Prime factors #1

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Problem Description

This program, PrimeFactors1, leads us into the interesting world of primes and factors.  It contains a unit with functions  GetNextPrime ( get the first prime higher than a given number),  IsPrime (returns true or false depending on whether a given number is prime), and GetFactors (returns an array of the prime factors of a given number).     It handles numbers up to 1018.    The follow-on program, PrimeFactors2, will use the routines developed here to solve a number of related problems.

Background and Discussion

We'll use the Sieve of Erastothenes technique to generate an initial set of primes.  It works like this:  Initialize an array with consecutive integers, starting with 2.  Now search for the first non-zero entry.  If we find one in the first half of the table, successively add that number to the position and set the resulting entry to zero for the rest of the table.   So, for example, the first non-zero in the table below is "2" in the 1st position.  So we zero out positions 3,5,7, etc.  

2,3,0,5,0,7,0,9,00,11,00,13,00,15....(number)

1,2,3,4,5,6,7,8,09,10,11,12,13,14....(position)

 

The next non-zero entry is a "3' in position 2, so we successively add 3 to position 2 and set positions 5,8,11,14, etc to zero.

2,3,0,5,0,7,0,0,00,11,00,13,00,00...(number)

1,2,3,4,5,6,7,8,09,10,11,12,13,14...(position)

By the time we get halfway through the table, only primes are left which we can then pack by removing all the 0's  from the table.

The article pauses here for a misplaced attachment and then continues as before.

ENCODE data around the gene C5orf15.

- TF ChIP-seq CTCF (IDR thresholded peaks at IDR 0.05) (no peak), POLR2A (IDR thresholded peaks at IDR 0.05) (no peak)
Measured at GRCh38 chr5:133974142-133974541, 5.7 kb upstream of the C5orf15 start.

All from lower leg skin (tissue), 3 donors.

Now that we have done that, we can finish filling the table by  generating primes by a brute force trial and error method.   Take the highest prime in the table, add 2 (it's an odd number and we know there won't be anymore even primes), then for table entries less than or equal to the square root of this number, try dividing by the number and check for a remainder.  The modulo function does this nicely since, by definition, n mod m is the remainder when n is divided by m.   

All of this initialization is done in as the program starts in the Create constructor method of a TPrimes object.  If you override a constructor, always call the constructor of the ancestor object first, TObject in this case.   An instance of TPrimes, named Primes, is created in the Initialization section of the unit.  Prime numbers are created up to 105  (all 9,592 of them) in a second or two.  This will allow direct lookup of primes less than 105 and testing or getting factors numbers up to 1010 (since their largest prime factor will be less than 105 ).

The functions themselves are straightforward as is the main unit, U_Primefactors1,  which calls the functions to display primeness (primality?) or factors for input numbers.  I've copied the source code for the U_Primes unit here for browsing since it's the most interesting part.  Downloaded source has both units.